Differing Views of Innovation in Canada

Do concerns regarding the effectiveness of Canada’s SR+ED Program stem from an incomplete understanding of the state of innovation in Canada?

 As recently as September 9th of 2013, the Conference Board warned that “Canada’s economy is on a ‘path to mediocrity’ as innovation lags”. At about the same time the Startup Genome was reaching a much different conclusion. Their dataset was heavily skewed towards early stage startups. The report was co-authored by a number of entrepreneurs, included contributions from Steve Blank (Stanford University) and Ron Berman (UC Berkeley), and was supported by Telefónica Digital – a global business division of Telefónica S.A.

According to STARTUP GENOME study, Toronto, Vancouver and Waterloo are 8th, 9th, and 16th respectively in terms of their importance as global technology hubs. If this is true – and I expect that it is – it may be in large part due to our generous tax incentives. While the US dominates with 6 recognized technology hubs, Canada is clearly performing well with 3 in the top 20.

In their view the greatest challenge facing early stage technology companies is clearly access to capital for commercialization:


  • “If Toronto does not improve its funding climate, entrepreneurs may relocate to the nearby Startup Ecosystems of NYC and Boston where funding prospects are much better.”
  • “Toronto’s startup ecosystem is self-sufficient. However, policy makers can help closing the funding gap by attracting late-stage venture funds through tax breaks and incentives, and investor-friendly policies.”
  • “The funding climate for startups in Vancouver is insufficient, with startups receiving 80% less funding than startups in SV. They receive 72% less in Stage 2 (Validation) and 97% in stage 4 (Scale).  The late stage funding market basically doesn’t exist for Vancouver startups.”

Perhaps the Startup Genome’s perspective is different because they are closer to the action and focused more on start-ups than the Conference Board of Canada. Certainly companies at this very early stage lack resources and experience. As a result, in some ways they actually need more sophisticated help than their later stage counterparts.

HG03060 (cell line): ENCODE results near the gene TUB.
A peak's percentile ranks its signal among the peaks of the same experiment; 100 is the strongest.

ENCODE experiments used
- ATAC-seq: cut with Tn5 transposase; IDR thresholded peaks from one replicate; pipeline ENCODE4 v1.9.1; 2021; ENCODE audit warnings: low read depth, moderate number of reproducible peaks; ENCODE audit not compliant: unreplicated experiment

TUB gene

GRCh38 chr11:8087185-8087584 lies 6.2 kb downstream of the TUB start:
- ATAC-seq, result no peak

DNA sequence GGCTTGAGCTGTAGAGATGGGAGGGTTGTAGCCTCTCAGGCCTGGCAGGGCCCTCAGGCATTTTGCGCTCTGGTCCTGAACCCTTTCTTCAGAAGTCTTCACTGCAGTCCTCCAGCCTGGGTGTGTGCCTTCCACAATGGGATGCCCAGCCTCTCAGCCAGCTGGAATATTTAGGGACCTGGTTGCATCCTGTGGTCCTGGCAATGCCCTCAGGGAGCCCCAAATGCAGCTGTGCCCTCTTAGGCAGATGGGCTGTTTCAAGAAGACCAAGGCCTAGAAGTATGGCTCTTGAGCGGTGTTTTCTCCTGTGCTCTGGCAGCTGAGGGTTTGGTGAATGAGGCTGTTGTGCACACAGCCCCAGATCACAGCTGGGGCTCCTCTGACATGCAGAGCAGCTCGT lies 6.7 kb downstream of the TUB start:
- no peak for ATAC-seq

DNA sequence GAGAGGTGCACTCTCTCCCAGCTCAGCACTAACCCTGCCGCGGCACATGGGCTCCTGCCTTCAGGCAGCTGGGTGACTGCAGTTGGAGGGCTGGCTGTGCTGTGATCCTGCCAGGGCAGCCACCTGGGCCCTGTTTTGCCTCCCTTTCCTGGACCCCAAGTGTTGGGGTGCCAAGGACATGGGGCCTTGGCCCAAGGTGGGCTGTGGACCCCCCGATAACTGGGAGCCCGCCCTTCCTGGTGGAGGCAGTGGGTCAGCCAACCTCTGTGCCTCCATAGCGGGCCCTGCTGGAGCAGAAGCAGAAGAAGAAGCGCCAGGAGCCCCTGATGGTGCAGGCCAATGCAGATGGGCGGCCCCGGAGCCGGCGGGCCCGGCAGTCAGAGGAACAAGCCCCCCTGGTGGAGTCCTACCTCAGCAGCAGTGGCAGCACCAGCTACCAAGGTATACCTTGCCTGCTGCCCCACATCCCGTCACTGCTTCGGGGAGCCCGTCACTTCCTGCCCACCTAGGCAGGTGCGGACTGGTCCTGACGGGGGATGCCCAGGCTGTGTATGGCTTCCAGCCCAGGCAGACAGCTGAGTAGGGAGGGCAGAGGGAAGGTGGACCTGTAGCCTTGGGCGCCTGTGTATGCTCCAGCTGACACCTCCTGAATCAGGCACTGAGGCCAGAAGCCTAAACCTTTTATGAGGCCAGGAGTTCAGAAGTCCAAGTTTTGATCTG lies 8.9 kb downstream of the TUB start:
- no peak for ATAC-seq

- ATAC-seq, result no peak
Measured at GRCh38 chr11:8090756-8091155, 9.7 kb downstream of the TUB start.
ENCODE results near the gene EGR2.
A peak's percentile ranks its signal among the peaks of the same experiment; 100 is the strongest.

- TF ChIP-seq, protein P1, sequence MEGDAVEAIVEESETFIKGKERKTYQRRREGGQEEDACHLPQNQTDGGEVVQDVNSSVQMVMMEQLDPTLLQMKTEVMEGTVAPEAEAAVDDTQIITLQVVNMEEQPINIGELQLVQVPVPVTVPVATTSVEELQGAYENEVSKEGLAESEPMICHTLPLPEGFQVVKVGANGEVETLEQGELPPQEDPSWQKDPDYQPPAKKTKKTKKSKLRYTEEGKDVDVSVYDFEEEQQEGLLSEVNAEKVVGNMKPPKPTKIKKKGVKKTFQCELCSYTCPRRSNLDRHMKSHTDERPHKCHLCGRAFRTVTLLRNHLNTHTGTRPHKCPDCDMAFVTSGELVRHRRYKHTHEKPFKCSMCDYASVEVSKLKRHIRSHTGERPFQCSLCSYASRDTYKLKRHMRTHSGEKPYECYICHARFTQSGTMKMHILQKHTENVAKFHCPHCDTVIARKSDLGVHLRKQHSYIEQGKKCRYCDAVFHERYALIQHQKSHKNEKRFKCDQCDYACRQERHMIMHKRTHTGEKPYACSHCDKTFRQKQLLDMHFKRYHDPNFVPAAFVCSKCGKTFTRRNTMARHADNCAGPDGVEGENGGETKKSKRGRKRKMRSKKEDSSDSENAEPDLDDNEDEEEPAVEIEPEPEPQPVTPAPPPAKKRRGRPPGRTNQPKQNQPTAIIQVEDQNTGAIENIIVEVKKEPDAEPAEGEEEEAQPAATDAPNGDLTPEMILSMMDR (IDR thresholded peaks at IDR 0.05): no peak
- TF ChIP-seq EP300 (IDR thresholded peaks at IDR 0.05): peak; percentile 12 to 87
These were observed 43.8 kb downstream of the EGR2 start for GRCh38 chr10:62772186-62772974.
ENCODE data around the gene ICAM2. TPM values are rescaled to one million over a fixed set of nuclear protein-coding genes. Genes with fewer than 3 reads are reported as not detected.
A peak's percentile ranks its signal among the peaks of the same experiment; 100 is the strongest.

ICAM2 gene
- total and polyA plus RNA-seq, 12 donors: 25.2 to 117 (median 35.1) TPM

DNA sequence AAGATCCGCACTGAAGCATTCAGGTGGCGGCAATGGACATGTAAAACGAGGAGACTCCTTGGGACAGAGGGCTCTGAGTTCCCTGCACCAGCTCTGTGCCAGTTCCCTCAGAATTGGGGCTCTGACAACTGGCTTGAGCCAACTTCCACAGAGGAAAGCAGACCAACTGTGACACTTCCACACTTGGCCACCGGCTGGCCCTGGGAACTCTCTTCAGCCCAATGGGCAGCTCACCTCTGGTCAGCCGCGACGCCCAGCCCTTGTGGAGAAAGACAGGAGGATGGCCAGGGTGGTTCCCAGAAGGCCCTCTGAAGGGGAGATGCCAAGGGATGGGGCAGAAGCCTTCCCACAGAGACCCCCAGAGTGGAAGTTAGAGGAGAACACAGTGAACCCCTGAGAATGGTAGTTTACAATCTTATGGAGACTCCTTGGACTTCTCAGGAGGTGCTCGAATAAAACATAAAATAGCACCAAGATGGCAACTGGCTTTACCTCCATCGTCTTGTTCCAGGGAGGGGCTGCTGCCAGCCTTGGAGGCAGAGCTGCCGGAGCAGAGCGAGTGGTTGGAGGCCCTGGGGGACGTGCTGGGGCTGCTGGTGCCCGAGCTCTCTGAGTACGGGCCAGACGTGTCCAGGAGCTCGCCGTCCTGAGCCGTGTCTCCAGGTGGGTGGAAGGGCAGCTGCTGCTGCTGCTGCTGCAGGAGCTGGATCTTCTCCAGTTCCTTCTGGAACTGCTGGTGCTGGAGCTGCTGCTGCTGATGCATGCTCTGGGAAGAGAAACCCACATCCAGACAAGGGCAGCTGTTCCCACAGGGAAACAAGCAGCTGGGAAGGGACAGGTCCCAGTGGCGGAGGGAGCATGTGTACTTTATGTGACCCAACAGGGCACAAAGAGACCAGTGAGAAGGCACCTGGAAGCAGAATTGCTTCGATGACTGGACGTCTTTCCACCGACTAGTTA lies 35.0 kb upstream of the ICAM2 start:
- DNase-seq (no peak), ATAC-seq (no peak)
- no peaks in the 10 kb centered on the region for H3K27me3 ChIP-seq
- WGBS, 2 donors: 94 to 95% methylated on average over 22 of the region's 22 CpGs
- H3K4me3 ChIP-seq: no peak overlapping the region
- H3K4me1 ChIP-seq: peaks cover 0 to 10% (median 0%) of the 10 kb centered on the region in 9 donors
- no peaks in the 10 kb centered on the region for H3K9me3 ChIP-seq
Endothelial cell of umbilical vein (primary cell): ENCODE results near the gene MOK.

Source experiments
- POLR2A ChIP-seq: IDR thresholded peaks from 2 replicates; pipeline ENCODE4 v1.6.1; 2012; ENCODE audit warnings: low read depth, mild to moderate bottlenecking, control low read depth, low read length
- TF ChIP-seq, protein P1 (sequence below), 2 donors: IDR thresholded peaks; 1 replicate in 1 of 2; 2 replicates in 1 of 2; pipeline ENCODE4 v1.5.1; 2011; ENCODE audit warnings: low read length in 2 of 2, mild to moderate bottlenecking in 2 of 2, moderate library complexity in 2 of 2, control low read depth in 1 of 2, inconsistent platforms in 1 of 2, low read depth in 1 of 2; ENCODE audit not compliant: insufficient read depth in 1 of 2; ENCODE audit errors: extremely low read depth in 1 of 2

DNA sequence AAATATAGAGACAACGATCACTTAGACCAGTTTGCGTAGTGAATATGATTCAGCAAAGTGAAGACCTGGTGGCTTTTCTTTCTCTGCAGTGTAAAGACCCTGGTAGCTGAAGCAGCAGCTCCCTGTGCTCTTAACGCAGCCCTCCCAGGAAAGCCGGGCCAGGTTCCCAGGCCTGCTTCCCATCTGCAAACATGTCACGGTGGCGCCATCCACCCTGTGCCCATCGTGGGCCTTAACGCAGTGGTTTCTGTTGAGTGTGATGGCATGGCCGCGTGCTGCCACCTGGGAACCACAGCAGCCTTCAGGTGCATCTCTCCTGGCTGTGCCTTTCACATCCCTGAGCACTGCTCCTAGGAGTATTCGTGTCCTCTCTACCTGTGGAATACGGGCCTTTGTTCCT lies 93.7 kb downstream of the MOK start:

In any event it is important to recognize our successes and I believe that Canada’s SR&ED incentive program continues to be a success. The emergence of Toronto, Vancouver and Waterloo as global technology hubs certainly owes a debt to the SR&ED program.

In recent years there has been a great deal of discussion about Canada’s inability to leverage our investment in R&D incentives to improve productivity. I believe that it is the lack of venture capital for commercialization that is the real culprit. However there are certainly some ‘intellectuals’ who have an almost religious aversion to government incentives of any kind. In fact we shouldn’t forget that our current prime minister is a former head of the National Citizens Coalition – a right wing ‘think tank’ that closely resembles the Tea Party in the US.


The SR&ED program was originally introduced by Canada’s progressive conservatives in 1985. At the time Canadians were viewed primarily as ‘hewers of wood and drawers of water’ and R&D was done in the corporate headquarters of US-based multinationals.

Recently concerns in Ottawa around the effectiveness of the SR&ED program culminated with the Jenkins Report that made the same mistake that the Conference Board made in September of 2013″

…from the Jenkins Report (2011):

“the panel believes the government should rebalance the mix of direct and indirect funding by decreasing spending through the SR&ED program and directing the savings to complementary initiatives strategically focused on serving the needs of innovative Canadian firms, especially small and medium-sized enterprises”

…from the Conference Board of Canada (2013):

“The federal government recognizes that, despite its high level of federal R&D support, Canada continues to lag other countries in business R&D spending, rates of commercialization of new products and services, and productivity growth”’

The notion of reducing or eliminating the $3.6 billion SR&ED program sits very well with a government that detests taxation – particularly leading up to an election year. But don’t hold your breath waiting for Jenkins’ “complementary initiatives strategically focused on serving the needs of innovative Canadian firms, especially small and medium-sized enterprises”. These kind of direct funding initiatives will clearly not make it before the election budget is delivered, since the beneficiaries are too far removed from – and misunderstood by – middle class voters that all politicians are trying to appeal to.

For traditionalists perhaps it is comforting to realize that Canada is once again becoming a primarily resource-based economy. We appear to have pinned our hopes on the oil sands in Alberta and liquefied natural gas in BC – to the dismay of manufacturers in Ontario and Quebec. Canadians can now choose to firmly embrace the 19th century and ignore those troubling ‘left-wing” notions of climate change and evolution – that our avowedly fundamentalist prime minister seems to have such difficulty with.